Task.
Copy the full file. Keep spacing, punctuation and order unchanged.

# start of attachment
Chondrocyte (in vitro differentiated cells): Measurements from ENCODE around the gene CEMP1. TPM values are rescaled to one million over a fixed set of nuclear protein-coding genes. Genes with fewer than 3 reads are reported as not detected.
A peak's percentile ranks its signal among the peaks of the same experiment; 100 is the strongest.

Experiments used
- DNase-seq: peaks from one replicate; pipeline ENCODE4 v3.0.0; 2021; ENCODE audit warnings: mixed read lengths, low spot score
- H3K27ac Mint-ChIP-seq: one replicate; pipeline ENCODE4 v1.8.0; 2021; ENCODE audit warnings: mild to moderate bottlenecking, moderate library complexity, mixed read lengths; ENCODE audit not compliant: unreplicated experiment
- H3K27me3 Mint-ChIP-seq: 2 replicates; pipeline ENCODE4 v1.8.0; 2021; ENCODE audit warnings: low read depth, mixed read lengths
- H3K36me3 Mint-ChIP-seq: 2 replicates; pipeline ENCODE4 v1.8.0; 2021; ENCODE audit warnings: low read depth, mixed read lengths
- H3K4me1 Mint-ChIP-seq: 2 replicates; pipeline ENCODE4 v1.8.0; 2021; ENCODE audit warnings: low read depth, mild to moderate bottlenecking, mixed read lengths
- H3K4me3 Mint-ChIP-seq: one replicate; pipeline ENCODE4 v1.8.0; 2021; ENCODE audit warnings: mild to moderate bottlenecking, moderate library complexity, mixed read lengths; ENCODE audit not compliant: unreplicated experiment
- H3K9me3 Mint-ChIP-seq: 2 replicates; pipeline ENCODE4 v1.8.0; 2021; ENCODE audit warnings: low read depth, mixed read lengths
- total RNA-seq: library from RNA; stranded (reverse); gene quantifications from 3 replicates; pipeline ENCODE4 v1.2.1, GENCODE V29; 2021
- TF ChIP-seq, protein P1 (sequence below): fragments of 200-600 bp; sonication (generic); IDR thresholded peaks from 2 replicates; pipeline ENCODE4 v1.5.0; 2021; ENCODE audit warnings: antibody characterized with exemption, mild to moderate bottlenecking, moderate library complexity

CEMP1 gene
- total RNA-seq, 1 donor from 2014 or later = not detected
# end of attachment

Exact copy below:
Chondrocyte (in vitro differentiated cells): Measurements from ENCODE around the gene CEMP1. TPM values are rescaled to one million over a fixed set of nuclear protein-coding genes. Genes with fewer than 3 reads are reported as not detected.
A peak's percentile ranks its signal among the peaks of the same experiment; 100 is the strongest.

Experiments used
- DNase-seq: peaks from one replicate; pipeline ENCODE4 v3.0.0; 2021; ENCODE audit warnings: mixed read lengths, low spot score
- H3K27ac Mint-ChIP-seq: one replicate; pipeline ENCODE4 v1.8.0; 2021; ENCODE audit warnings: mild to moderate bottlenecking, moderate library complexity, mixed read lengths; ENCODE audit not compliant: unreplicated experiment
- H3K27me3 Mint-ChIP-seq: 2 replicates; pipeline ENCODE4 v1.8.0; 2021; ENCODE audit warnings: low read depth, mixed read lengths
- H3K36me3 Mint-ChIP-seq: 2 replicates; pipeline ENCODE4 v1.8.0; 2021; ENCODE audit warnings: low read depth, mixed read lengths
- H3K4me1 Mint-ChIP-seq: 2 replicates; pipeline ENCODE4 v1.8.0; 2021; ENCODE audit warnings: low read depth, mild to moderate bottlenecking, mixed read lengths
- H3K4me3 Mint-ChIP-seq: one replicate; pipeline ENCODE4 v1.8.0; 2021; ENCODE audit warnings: mild to moderate bottlenecking, moderate library complexity, mixed read lengths; ENCODE audit not compliant: unreplicated experiment
- H3K9me3 Mint-ChIP-seq: 2 replicates; pipeline ENCODE4 v1.8.0; 2021; ENCODE audit warnings: low read depth, mixed read lengths
- total RNA-seq: library from RNA; stranded (reverse); gene quantifications from 3 replicates; pipeline ENCODE4 v1.2.1, GENCODE V29; 2021
- TF ChIP-seq, protein P1 (sequence below): fragments of 200-600 bp; sonication (generic); IDR thresholded peaks from 2 replicates; pipeline ENCODE4 v1.5.0; 2021; ENCODE audit warnings: antibody characterized with exemption, mild to moderate bottlenecking, moderate library complexity

CEMP1 gene
- total RNA-seq, 1 donor from 2014 or later = not detected